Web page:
Government predicts gas price fall, higher demand by 2027
Besides, the government also projected an increase in demand for gas supply in the nation’s domestic market by 393.33 per cent within the next eight years.
With the convergence, it noted that greater power generation and improved sector efficiency would lead to a more dominant power sector and reduction in “Commercial Customers” on the gas value chain.
According to the Nigerian National Petroleum Corporation (NNPC), demand for natural gas by the domestic market, which currently comprise mostly of power and industries, would rise from 1.5 billion standard feet per day (bscfd) to 7.4bscfd in 2027.
But the Corporation said it was making plans to plug this expected rise in demand with its ‘Seven Critical Gas Development Projects (7CGDP), which would bring in about 3.5bscfd of gas in 2021.
Speaking at a recent meeting in Lagos, by the Society for Petroleum Engineers (SPE), the Chief Operating Officer (COO), Gas and Power, NNPC, Saidu Mohammed, explained that the projected demand growth is expected from the western part of Nigeria with a total demand of 3.6bscfd, from the northern area 0.90bscfd; Ajaokuta axis 0.84bscfd; and eastern area with 2.9bscfd.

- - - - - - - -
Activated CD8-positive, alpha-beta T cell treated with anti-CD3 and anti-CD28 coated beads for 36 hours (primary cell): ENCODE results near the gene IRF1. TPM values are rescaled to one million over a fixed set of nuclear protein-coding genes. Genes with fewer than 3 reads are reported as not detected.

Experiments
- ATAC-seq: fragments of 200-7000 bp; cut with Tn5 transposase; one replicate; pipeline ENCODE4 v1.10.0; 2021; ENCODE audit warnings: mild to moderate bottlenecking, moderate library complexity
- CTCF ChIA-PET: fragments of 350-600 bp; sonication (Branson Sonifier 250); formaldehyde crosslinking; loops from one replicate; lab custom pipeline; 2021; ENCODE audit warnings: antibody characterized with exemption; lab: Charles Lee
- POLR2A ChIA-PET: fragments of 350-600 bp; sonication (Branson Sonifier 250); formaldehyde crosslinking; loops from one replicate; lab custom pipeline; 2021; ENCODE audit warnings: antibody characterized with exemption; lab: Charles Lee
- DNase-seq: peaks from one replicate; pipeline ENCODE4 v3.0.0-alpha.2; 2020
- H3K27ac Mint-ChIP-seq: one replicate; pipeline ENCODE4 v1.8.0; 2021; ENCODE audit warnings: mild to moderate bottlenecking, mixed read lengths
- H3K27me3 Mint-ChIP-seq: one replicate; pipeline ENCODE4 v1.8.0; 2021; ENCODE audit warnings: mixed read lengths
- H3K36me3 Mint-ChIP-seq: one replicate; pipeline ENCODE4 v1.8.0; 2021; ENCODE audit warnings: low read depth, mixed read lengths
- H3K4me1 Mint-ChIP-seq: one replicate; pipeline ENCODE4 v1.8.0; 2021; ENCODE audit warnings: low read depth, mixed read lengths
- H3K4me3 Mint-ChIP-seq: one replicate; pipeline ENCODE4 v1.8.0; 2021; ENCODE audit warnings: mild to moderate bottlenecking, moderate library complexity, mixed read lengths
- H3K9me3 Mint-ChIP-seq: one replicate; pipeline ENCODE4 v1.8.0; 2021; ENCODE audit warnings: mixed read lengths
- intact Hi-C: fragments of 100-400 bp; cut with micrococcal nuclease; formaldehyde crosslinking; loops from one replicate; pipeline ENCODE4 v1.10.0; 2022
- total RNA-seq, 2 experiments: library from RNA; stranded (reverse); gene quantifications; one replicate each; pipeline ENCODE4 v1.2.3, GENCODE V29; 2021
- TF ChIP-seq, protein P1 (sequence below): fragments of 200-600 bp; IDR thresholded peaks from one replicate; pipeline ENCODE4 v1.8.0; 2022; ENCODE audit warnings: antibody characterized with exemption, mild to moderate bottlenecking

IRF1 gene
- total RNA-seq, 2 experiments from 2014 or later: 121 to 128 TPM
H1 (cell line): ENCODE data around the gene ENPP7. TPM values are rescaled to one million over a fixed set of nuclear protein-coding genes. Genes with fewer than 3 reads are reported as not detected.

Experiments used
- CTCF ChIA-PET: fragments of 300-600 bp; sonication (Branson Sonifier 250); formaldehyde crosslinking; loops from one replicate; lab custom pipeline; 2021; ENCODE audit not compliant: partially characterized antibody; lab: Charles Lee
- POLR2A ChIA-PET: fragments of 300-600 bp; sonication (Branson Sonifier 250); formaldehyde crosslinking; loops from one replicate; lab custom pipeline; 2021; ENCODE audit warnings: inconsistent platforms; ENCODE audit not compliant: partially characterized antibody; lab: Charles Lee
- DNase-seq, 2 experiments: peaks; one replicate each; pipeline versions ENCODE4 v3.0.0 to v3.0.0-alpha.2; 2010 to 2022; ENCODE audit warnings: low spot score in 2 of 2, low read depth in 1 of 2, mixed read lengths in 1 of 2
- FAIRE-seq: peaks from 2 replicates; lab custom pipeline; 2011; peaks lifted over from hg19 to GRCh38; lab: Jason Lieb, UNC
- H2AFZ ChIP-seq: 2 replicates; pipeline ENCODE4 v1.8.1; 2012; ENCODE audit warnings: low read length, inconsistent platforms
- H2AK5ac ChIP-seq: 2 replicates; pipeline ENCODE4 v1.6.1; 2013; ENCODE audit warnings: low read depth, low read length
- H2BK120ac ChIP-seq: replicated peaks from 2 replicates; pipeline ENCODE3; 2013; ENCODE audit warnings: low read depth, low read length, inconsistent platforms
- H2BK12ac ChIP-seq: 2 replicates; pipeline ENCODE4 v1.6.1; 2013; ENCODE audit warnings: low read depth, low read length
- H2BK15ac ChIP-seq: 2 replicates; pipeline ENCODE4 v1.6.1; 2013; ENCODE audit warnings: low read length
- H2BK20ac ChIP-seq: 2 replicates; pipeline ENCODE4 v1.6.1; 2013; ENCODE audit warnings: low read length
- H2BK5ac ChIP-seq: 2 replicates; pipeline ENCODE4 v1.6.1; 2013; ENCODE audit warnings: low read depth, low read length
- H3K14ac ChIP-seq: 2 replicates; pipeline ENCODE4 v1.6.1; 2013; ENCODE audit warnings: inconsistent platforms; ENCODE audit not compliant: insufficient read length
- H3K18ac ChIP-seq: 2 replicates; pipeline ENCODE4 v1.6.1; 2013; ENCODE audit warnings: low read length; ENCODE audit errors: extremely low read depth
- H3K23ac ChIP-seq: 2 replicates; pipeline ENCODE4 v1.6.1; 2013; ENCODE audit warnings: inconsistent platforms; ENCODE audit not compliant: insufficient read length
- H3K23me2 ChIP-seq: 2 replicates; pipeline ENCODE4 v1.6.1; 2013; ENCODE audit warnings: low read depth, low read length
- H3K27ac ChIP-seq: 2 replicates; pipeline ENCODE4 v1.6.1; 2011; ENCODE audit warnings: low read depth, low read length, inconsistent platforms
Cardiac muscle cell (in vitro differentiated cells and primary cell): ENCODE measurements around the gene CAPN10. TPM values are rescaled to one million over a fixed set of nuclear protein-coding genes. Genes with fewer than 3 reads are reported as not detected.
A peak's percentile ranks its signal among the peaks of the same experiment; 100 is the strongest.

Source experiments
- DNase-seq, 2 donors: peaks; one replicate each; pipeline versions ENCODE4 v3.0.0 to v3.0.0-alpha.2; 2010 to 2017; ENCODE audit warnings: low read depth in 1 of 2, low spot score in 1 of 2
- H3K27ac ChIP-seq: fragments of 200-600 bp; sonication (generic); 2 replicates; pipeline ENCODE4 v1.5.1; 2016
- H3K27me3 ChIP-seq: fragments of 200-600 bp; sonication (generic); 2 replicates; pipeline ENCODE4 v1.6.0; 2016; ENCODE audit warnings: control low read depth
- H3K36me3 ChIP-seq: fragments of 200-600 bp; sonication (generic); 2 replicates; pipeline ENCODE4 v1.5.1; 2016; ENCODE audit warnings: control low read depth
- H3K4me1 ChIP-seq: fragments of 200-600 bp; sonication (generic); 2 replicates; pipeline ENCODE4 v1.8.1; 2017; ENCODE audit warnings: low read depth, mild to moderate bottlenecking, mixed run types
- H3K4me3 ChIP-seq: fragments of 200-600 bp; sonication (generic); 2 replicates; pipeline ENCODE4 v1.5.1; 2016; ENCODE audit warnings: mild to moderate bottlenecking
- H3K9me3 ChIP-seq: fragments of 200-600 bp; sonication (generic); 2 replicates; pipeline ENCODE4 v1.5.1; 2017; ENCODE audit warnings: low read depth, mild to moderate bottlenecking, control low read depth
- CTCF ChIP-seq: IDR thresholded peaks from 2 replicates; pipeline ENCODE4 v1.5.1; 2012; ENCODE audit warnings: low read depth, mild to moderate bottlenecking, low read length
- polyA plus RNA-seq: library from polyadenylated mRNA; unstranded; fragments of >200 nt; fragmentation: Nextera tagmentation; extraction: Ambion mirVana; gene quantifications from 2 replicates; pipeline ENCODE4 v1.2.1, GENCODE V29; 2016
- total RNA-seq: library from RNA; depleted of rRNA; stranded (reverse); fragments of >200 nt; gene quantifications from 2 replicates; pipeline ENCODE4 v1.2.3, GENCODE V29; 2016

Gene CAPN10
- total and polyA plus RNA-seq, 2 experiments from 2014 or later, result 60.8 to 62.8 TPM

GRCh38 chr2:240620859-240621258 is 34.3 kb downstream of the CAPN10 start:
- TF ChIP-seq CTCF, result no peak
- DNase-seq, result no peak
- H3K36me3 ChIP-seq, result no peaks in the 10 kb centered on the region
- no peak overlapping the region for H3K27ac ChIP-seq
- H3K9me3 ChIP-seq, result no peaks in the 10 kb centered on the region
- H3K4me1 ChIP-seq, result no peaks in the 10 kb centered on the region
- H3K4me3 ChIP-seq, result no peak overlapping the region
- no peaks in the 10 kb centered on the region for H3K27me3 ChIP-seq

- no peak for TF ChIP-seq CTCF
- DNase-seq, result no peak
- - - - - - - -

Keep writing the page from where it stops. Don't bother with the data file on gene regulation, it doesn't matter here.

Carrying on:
He also noted that the anticipated completion of the ELPS II Looping and OB3 will be a game changer as hitherto stranded gas would be able to enter the market, adding that projects such as the AKK & NGMC’s Ajaokuta Mini LNG will facilitate gas supply to northern parts.
“There has been an upsurge in the development of gas processing plants, and NNPC has responded by creating a subsidiary company in NGC, to drive all investments and partnerships to develop gas processing plants.
“As more gas-based industries (GBIs) projects are being developed, gas utilisation would significantly increase, which would have a positive effect on domestic industrialisation, employment, and economic wellbeing.”
Similarly, the Special Adviser to the Minister of State for Petroleum Resources, Dr. Timothy Okon, explained that efforts were being made to address the challenges limiting the utilisation of gas.
He noted that although the extractive industries support frontier economy and not development, frameworks need to be developed to promote a competitive market that encourages operators to invest.
He explained further that though sector-based pricing was adopted as a form of intervention in some cases to drive consumption and grow critical sectors of the economy, enterprises that utilise gas for commercial purposes should be willing to pay more.
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